Tags: tea | party | irs | election

AEI's Veuger: IRS Held Tea Party Down in 2012 Elections

By    |   Monday, 24 Jun 2013 03:05 PM

The Internal Revenue Service's targeting of tea party groups prevented the movement from producing more votes for Republicans in last year's elections, Stan Veuger, an economist at the American Enterprise Institute, recently wrote on Real Clear Markets.

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His numbers suggest those votes could have made the difference in allowing Mitt Romney to defeat President Barack Obama.

"Some conservatives suspect . . . the levers of government were used to attack an existential threat to the president's 2012 reelection," he says.

"The president and his party dismiss this as a paranoid fantasy. The evidence, however, is enough to make one believe that targeting tea party groups would have been an effective campaign strategy going into the 2012 election cycle."

In 2010, the tea party provided the GOP with 3 million to 6 million additional votes in House races, Veuger says. "That is an astonishing boost, given that all Republican House candidates combined received fewer than 45 million votes," he writes.

"It demonstrates conclusively how important the party's newly energized base was to its landslide victory in those elections, and how worried Democratic strategists must have been about the conservative movement's momentum."

So what impact could the tea party have had last year?

"The data show that had the tea party groups continued to grow at the pace seen in 2009 and 2010, and had their effect on the 2012 vote been similar to that seen in 2010, they would have brought the Republican Party as many as 5 million to 8.5 million votes compared to Obama's victory margin of 5 million."

In other words, the tea party could have brought a Romney victory.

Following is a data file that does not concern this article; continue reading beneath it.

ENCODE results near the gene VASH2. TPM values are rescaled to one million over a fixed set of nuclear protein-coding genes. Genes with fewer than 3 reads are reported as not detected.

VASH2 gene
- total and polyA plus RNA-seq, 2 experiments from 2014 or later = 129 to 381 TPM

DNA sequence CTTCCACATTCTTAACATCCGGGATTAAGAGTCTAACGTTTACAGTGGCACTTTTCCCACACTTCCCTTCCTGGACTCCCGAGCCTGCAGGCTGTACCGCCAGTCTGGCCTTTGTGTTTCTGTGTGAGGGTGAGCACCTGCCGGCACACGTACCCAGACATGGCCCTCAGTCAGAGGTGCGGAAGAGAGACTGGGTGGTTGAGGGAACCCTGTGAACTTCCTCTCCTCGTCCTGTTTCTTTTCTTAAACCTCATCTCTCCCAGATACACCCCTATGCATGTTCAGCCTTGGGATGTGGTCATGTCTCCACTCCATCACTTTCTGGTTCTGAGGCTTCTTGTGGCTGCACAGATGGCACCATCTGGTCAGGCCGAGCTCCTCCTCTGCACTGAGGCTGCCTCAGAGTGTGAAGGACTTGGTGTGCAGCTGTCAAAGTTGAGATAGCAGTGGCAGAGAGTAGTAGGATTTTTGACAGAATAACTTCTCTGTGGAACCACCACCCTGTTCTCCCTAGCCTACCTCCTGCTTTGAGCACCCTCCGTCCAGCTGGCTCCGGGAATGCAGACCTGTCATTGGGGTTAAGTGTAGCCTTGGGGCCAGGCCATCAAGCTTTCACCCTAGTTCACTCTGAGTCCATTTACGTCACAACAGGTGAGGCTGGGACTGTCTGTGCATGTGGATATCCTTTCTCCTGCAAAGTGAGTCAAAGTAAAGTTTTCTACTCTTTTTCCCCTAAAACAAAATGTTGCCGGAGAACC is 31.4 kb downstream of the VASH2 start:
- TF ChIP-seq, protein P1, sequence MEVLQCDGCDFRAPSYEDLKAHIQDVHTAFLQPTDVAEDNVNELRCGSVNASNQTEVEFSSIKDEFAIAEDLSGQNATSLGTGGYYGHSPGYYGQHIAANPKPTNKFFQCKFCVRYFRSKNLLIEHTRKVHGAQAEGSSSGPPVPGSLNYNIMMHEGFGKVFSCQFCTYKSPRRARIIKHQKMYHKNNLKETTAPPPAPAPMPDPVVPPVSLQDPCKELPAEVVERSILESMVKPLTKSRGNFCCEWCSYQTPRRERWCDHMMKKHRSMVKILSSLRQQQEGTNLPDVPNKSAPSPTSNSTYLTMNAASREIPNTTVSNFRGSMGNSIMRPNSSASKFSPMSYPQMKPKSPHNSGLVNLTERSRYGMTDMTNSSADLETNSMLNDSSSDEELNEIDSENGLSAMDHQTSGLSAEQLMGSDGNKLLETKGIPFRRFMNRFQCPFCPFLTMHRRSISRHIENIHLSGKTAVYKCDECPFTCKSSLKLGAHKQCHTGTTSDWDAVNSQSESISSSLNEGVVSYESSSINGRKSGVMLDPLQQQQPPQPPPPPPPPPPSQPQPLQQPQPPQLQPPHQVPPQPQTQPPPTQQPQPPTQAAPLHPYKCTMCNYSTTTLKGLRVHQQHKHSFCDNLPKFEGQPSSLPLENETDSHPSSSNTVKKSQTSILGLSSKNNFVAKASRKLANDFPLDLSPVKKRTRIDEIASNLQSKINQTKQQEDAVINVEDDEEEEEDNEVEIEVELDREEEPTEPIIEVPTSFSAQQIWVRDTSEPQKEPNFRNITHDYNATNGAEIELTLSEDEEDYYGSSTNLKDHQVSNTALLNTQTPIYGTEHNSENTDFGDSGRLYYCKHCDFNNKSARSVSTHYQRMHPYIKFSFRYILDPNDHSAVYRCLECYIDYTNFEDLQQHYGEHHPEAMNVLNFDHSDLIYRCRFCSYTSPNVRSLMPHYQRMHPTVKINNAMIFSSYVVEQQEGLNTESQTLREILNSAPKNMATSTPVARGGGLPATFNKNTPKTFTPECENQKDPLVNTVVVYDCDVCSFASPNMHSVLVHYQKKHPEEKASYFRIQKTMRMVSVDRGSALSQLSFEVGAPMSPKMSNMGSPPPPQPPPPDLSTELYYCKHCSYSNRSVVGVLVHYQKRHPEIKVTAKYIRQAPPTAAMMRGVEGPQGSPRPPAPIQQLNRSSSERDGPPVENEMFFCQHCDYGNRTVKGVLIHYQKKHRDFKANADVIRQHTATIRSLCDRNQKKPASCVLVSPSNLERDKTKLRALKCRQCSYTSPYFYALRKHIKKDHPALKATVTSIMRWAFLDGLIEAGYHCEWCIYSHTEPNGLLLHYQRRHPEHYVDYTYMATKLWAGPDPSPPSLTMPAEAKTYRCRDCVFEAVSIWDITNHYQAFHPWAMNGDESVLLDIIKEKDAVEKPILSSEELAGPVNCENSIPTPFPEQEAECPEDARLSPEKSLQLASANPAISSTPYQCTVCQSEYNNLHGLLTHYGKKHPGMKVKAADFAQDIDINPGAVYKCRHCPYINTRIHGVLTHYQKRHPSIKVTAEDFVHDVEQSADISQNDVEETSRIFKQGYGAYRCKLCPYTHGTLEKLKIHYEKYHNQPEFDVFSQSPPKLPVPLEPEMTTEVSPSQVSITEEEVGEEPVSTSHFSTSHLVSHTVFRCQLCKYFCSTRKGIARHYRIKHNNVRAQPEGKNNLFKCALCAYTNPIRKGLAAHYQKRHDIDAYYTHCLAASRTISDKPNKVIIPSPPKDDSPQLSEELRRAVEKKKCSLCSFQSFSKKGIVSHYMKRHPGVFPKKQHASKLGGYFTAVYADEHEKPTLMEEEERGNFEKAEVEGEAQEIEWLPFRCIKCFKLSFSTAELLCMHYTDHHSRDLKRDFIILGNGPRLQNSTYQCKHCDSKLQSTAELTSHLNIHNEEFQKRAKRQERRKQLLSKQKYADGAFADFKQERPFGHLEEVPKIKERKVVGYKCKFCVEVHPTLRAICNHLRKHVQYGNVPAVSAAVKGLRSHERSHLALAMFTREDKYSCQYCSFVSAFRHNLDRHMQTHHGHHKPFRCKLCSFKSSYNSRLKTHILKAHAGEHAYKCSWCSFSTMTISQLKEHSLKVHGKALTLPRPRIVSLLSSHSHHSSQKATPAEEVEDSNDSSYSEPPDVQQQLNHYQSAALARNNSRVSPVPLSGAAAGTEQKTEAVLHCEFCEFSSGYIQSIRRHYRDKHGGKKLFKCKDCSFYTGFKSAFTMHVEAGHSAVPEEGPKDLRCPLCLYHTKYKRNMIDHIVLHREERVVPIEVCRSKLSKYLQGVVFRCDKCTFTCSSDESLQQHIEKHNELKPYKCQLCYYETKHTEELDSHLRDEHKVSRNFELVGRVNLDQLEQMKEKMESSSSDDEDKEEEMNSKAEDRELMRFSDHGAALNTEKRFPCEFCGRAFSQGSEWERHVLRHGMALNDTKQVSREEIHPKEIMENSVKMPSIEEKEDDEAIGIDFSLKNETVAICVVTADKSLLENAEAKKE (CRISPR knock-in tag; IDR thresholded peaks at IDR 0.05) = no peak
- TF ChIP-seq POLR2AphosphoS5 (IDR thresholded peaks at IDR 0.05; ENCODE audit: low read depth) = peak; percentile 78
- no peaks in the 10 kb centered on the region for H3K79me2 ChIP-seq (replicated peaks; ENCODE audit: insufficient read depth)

Veuger cites Florida as an example. Obama won the state by only 75,000 votes. "That is less than 25 percent of our estimate of what the tea party's impact in Florida was in 2010."

"Unfortunately for Republicans, the IRS slowed tea party growth before the 2012 election," Veuger writes. Starting in March 2010, the IRS gave extra scrutiny to applications for tax-exempt status from tea party groups.

"For the next two years, the IRS approved the applications of only four such groups, delaying all others while subjecting the applicants to highly intrusive, intimidating requests for information regarding their activities, membership, contacts, Facebook posts, and private thoughts," he states.

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"As a consequence, the founders, members, and donors of new tea party groups found themselves incapable of exercising their constitutional rights, and the tea party's impact was muted in the 2012 election cycle."

While the targeting of the tea party groups may have started in the agency's Cincinnati office, "IRS officials in Washington failed to blunt what might have been a case of political tone deafness from snowballing into the agency’s worst crisis in years," according to Politico.

"The transcripts [of interviews with IRS employees] paint a picture of an agency headquarters plagued by poor communication and mismanagement once it became aware of — and accepted responsibility for — the flagged tea party cases in early 2010," Politico reported.



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The Internal Revenue Service's targeting of tea party groups prevented the movement from producing more votes for Republicans in last year's elections, Stan Veuger, an economist at the American Enterprise Institute, recently wrote on Real Clear Markets.
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2013-05-24
Monday, 24 Jun 2013 03:05 PM
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